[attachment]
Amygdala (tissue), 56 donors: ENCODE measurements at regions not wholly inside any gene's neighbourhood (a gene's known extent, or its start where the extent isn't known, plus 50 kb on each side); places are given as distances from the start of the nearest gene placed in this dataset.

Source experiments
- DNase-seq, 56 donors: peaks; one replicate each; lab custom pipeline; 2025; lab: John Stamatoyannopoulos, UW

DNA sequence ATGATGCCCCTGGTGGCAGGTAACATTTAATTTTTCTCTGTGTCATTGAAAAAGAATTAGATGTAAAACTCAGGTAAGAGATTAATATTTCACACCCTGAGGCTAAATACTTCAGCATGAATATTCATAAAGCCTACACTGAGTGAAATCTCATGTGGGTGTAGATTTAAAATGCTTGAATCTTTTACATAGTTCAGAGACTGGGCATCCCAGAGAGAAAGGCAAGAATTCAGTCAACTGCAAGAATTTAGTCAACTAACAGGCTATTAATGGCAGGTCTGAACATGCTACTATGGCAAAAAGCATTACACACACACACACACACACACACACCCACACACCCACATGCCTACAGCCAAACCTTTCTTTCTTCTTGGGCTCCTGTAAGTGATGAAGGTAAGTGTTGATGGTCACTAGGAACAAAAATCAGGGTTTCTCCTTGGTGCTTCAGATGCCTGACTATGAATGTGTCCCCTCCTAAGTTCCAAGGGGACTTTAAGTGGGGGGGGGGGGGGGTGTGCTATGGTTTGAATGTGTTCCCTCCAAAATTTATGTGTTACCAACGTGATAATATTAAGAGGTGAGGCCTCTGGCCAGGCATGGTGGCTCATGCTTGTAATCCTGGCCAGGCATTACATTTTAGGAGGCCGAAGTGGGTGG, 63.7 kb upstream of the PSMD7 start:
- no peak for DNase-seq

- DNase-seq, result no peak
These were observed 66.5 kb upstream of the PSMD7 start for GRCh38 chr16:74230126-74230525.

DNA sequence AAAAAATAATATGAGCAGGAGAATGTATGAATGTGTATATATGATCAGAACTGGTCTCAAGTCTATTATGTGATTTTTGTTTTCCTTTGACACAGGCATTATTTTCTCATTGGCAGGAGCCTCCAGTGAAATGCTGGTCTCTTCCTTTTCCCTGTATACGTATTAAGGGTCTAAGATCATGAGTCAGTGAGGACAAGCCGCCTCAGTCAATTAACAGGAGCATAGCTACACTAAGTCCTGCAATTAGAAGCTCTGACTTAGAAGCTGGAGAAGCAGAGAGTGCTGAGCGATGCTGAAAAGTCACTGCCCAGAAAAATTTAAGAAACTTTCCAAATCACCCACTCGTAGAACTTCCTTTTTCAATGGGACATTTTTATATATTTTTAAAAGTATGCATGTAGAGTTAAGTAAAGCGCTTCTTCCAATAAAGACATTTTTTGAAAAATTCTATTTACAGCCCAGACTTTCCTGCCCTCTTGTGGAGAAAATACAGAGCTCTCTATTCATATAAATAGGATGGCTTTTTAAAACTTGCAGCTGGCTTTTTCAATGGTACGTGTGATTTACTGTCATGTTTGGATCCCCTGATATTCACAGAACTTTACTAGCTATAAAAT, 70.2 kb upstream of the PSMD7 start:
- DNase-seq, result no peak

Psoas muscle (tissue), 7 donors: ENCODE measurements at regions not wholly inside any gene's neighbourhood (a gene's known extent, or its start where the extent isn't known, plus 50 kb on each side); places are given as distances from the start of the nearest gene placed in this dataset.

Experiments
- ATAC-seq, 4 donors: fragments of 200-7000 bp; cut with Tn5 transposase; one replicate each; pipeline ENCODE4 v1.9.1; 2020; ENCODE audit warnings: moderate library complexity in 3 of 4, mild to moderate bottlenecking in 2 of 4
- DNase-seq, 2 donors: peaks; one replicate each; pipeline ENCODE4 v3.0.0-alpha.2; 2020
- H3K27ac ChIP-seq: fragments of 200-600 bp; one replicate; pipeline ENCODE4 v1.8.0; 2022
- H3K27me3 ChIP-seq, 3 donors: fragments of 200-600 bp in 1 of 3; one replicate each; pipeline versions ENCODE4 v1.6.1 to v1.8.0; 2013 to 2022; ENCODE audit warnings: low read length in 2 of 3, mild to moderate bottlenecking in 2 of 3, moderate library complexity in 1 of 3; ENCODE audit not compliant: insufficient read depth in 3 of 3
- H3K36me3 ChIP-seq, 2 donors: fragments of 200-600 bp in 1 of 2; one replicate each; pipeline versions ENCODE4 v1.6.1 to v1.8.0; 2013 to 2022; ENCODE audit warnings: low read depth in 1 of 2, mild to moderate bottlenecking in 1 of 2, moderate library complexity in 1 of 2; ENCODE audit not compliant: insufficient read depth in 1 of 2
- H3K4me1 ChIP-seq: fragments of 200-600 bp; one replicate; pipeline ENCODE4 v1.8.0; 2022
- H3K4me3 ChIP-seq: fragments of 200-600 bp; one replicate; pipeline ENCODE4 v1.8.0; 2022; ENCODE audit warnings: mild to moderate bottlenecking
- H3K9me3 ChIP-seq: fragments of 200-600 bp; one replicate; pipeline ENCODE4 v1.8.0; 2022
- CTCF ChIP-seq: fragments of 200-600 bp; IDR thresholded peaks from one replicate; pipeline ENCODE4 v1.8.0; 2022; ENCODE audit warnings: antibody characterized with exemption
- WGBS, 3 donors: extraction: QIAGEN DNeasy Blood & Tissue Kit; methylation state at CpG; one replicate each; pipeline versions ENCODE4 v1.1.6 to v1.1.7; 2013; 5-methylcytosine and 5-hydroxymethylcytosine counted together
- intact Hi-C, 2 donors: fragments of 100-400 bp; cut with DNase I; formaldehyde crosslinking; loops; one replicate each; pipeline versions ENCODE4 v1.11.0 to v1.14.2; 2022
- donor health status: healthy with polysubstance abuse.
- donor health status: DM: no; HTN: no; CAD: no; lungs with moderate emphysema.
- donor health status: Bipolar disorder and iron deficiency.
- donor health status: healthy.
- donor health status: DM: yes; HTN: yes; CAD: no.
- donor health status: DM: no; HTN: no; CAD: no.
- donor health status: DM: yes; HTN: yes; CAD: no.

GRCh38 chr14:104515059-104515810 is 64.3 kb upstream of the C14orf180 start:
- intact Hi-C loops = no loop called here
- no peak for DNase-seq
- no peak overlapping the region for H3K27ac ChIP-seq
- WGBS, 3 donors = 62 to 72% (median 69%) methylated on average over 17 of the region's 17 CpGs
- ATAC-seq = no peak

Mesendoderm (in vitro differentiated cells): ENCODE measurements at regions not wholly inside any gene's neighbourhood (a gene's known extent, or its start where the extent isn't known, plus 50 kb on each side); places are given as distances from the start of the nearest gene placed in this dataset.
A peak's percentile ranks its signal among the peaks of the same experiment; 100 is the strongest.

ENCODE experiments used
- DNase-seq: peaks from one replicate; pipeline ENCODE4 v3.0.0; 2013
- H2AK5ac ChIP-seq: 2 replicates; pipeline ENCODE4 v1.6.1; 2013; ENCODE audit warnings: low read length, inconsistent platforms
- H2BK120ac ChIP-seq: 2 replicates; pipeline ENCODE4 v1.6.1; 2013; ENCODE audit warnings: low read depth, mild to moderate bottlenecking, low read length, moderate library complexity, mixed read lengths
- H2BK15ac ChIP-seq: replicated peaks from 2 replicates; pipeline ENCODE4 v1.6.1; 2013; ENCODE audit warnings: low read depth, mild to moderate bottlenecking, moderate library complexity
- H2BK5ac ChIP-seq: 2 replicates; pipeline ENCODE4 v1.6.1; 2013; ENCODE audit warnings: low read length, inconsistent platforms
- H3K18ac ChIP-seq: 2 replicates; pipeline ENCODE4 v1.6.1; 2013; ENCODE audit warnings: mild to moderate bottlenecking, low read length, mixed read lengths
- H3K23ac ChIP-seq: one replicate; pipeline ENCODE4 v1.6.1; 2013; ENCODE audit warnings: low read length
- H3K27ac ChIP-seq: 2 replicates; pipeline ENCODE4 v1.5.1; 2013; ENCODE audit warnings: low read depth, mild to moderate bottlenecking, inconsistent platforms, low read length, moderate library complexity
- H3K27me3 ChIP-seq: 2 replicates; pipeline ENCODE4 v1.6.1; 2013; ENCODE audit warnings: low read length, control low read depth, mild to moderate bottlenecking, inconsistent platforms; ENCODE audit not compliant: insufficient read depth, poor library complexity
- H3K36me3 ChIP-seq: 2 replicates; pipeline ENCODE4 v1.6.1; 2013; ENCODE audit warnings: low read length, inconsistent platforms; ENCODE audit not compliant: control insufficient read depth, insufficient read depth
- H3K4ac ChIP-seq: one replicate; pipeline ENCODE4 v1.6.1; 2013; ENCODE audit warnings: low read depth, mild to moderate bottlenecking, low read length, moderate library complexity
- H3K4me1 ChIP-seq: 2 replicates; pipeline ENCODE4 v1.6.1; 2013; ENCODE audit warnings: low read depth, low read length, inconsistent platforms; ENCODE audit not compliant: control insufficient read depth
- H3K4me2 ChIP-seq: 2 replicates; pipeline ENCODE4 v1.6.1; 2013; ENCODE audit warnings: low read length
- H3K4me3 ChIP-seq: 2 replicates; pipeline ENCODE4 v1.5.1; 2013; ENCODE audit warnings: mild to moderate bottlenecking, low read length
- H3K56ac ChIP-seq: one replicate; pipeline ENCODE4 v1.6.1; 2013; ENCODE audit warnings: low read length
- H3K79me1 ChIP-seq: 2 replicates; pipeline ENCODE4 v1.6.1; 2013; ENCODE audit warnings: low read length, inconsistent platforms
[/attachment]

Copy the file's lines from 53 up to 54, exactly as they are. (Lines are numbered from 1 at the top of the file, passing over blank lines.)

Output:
- H3K56ac ChIP-seq: one replicate; pipeline ENCODE4 v1.6.1; 2013; ENCODE audit warnings: low read length
- H3K79me1 ChIP-seq: 2 replicates; pipeline ENCODE4 v1.6.1; 2013; ENCODE audit warnings: low read length, inconsistent platforms